Green plan for emergency housing and low rents put to the vote

Money is available to address homelessness crisis, say Greens

The city council could spend £8m more on affordable and emergency housing if a Green proposal is supported by other parties at a meeting tomorrow. [1]

Questions from the Greens over the state of council housing finances have revealed that the council has almost £31m of borrowed funds available for housing. Housing spokesperson David Gibson says that this borrowed money is being ‘sat on,’ and could help to alleviate the crisis in homelessness and rough sleeping. [2]

If approved, the Green proposals will see £3.5m of this budget used to purchase council-run emergency homeless accommodation, a move that Greens say will save money and create a more accountable service. Reports from last year have shown that the cost to the council of buying emergency accommodation from private landlords has increased every year since 2015, in some cases by up to £800k a year. [3] 

Greens have also identified a further £3.5m that could be used to expand the city’s council housing supply, and are pushing the council make use of the additional budget to ensure that tenants are offered genuinely affordable social and living rents.

Cllr Gibson commented: 

“The Labour Council has money at its disposal through borrowing – yet these vast sums are still unspent. Our plan will boost the housing budget so that we can do more to tackle homelessness. If other parties agree to our calls, we would boost the council’s housing budget considerably.  Instead of watching the costs of purchasing emergency accommodation from private landlords increase year on year, we could  provide much needed long term affordable homes and emergency accommodation for the homeless.

“Over a year ago all parties supported a Green group proposal calling for emergency accommodation services to be brought back ‘in house’ in order to save money and improve conditions – so I am hopeful they will support taking this forwards. Overall we will reverse the proposed cut to this year’s housing programme, hardly a big ask when we have the money and a housing crisis which cries out for urgent action. We could also create a budget so we can start to offer new council homes – at genuinely affordable social or living rents.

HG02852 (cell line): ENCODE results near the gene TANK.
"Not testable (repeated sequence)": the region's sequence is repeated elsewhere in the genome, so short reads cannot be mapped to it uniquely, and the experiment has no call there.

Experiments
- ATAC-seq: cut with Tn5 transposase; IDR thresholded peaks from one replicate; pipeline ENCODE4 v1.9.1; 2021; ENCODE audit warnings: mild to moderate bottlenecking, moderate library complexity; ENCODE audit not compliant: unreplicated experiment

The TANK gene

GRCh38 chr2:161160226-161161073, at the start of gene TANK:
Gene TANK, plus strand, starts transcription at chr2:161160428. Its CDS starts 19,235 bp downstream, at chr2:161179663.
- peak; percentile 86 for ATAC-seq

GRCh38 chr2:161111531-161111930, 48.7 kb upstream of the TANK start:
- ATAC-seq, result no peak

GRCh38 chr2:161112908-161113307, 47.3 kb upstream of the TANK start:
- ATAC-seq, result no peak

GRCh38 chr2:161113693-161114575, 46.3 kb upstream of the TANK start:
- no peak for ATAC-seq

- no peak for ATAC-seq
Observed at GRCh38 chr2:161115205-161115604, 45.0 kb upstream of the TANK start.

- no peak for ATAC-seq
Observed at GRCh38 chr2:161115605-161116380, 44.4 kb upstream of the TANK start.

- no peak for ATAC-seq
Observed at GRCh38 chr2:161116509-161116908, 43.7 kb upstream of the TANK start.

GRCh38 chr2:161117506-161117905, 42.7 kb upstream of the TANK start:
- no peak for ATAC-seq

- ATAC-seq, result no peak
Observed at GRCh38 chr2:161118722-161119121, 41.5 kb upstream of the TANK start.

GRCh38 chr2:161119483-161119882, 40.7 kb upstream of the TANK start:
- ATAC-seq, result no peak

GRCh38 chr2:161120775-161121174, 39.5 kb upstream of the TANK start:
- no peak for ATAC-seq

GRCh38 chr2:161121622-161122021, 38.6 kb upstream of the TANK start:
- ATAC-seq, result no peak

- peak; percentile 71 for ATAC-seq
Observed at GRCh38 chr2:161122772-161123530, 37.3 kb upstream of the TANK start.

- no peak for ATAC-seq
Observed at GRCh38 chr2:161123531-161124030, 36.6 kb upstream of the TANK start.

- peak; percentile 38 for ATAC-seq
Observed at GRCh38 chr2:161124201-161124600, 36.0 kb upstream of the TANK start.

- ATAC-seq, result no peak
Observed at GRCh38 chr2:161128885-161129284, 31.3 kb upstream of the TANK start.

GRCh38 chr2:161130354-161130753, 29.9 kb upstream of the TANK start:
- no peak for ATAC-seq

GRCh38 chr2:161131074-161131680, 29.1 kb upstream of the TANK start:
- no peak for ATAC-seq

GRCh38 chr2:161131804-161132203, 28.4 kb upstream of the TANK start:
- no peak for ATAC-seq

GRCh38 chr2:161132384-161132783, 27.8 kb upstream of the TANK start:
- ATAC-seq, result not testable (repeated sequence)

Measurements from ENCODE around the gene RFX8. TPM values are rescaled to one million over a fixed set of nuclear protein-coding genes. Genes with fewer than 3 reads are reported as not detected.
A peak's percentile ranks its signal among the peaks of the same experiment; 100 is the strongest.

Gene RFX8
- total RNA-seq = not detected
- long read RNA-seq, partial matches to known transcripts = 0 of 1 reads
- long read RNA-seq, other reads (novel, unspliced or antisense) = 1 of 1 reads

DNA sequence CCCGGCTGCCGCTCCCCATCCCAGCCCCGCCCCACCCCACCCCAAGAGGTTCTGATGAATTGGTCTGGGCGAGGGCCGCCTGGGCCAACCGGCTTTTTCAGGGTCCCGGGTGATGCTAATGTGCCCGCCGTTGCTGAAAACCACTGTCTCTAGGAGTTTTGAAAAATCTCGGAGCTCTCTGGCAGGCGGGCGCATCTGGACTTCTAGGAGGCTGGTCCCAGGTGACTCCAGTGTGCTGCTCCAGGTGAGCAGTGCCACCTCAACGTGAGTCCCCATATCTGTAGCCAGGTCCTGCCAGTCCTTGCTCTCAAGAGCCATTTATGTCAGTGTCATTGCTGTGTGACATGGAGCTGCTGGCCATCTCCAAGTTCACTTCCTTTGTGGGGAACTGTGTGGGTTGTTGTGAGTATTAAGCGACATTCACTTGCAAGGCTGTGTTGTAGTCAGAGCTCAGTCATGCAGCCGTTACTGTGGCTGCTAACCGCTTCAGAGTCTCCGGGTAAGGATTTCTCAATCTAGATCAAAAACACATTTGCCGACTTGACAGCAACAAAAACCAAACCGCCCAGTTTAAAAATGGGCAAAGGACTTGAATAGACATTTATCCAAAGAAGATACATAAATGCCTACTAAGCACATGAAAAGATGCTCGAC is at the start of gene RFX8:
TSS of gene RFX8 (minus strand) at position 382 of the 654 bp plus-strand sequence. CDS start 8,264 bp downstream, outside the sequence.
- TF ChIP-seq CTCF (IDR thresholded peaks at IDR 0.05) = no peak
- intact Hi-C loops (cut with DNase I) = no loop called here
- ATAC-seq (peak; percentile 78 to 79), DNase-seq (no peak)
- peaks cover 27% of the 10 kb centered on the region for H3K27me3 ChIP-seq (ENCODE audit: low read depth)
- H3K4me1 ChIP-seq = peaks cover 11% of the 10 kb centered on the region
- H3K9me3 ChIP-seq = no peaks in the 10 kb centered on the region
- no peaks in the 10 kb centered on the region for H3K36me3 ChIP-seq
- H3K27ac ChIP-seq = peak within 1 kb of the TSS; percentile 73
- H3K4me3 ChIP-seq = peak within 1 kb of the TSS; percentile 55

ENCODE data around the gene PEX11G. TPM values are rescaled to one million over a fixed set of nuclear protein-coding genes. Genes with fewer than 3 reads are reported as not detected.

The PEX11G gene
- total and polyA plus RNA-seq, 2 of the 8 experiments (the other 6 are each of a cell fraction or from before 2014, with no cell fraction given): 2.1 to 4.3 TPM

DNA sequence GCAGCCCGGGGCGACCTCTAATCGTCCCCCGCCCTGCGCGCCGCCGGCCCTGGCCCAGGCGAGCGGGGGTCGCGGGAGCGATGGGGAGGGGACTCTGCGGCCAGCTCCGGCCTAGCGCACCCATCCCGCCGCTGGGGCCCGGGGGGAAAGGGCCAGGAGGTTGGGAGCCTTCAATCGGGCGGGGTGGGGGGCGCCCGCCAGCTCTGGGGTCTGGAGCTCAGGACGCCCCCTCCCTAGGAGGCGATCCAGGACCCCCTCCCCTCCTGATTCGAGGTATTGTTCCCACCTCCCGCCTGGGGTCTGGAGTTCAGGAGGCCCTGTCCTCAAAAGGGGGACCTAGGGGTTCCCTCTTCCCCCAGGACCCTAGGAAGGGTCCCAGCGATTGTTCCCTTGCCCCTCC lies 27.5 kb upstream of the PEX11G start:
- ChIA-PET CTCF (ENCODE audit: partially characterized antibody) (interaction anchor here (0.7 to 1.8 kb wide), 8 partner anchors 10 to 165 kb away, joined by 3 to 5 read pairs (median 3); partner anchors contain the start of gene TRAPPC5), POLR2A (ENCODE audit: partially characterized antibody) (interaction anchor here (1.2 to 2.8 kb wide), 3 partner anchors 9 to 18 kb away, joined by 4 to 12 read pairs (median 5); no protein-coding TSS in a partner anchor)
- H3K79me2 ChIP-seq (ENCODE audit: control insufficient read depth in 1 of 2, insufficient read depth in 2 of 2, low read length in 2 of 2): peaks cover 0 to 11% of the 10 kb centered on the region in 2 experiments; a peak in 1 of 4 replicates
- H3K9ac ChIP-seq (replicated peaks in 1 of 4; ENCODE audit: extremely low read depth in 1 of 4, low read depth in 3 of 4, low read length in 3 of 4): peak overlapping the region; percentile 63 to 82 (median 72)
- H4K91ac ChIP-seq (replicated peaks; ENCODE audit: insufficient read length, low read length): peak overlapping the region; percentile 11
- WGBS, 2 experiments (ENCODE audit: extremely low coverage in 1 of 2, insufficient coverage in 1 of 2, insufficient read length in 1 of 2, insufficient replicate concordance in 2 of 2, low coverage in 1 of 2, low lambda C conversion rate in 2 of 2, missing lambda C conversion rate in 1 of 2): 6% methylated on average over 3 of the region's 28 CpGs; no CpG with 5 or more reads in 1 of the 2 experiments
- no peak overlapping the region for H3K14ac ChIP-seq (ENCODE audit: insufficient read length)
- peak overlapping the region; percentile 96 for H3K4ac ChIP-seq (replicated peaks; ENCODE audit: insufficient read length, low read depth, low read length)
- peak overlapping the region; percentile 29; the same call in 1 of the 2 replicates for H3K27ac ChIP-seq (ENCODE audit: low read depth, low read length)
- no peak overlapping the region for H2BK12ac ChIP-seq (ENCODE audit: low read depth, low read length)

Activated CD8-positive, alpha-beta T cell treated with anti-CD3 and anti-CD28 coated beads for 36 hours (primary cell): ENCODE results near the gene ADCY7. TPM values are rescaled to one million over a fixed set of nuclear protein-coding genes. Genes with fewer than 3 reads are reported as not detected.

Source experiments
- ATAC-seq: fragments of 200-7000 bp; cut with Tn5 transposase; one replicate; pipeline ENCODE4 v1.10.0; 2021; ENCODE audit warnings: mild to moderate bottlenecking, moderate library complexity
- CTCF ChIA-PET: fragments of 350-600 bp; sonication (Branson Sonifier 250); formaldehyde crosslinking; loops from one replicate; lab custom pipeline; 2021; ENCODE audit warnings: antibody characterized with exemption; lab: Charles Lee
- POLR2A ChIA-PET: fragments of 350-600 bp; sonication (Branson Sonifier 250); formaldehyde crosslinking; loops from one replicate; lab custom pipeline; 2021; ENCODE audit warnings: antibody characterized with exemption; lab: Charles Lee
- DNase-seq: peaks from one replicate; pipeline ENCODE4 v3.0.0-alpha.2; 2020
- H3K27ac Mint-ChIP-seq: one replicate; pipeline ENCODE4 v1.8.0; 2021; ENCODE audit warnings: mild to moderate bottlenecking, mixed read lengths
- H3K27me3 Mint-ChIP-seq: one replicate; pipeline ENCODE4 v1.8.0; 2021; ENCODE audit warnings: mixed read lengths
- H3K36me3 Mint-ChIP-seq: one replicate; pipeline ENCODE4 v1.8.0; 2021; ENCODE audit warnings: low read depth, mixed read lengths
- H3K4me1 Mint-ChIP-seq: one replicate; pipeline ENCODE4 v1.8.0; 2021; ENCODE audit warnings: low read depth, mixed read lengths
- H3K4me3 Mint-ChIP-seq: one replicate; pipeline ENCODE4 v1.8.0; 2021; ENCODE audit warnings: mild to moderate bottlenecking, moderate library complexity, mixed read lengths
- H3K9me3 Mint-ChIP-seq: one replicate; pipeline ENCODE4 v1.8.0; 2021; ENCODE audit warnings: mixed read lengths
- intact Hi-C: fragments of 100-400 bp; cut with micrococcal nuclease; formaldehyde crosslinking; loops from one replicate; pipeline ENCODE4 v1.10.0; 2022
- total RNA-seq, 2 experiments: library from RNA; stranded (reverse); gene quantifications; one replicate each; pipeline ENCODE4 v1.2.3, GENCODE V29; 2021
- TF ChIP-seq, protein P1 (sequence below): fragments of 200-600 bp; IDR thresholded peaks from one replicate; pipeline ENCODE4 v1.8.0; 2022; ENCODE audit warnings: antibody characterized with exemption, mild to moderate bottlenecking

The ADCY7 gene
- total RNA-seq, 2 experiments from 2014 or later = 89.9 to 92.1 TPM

“Money is available – we need to get on and spend it, as the housing and homelessness crisis in our city requires immediate and positive action.”  


Notes for Editors

[1] Green amendments to the Housing Revenue Account budget will be put to a vote at a meeting of Policy, Resources and Growth Committee, Thursday 14thFebruary.

 Proposals from the Greens outline the use of unspent borrowing and ‘right to buy’ receipts to provide £8m extra for: 

– buying a building to bring emergency homeless accommodation in house (£3.5m)
– providing a fund to enable new council housing to be provided at living and social rents (£1.05m)

-providing more money to buy flats and houses to expand council housing supply (£3.5m)

Full text of amendments available here:$Item128GrnGrpHRAbudgetamendmentincludingCFOcomments120219.docx.pdf

Notes from Housing and New Homes Committee, 14TH November 2018:
The following question was submitted by Councillor Gibson: “As of 1st of October 2018, how much HRA borrowing had been undertaken and how much was still available underneath the borrowing cap in force at that time?” 

The Chair’s response: “At 1st October 2018, the HRA had borrowed £125.502m. The borrowing cap in force at that time was £156.8m and therefore this is £31.298m below the cap. However, the council only usually borrows at the financial year-end and therefore this figure at 1st October does not reflect the borrowing that will be required for 2018/19 expenditure on new build schemes.”
 Council borrowing:,-say-greens/

[3] Emergency Accommodation costs:


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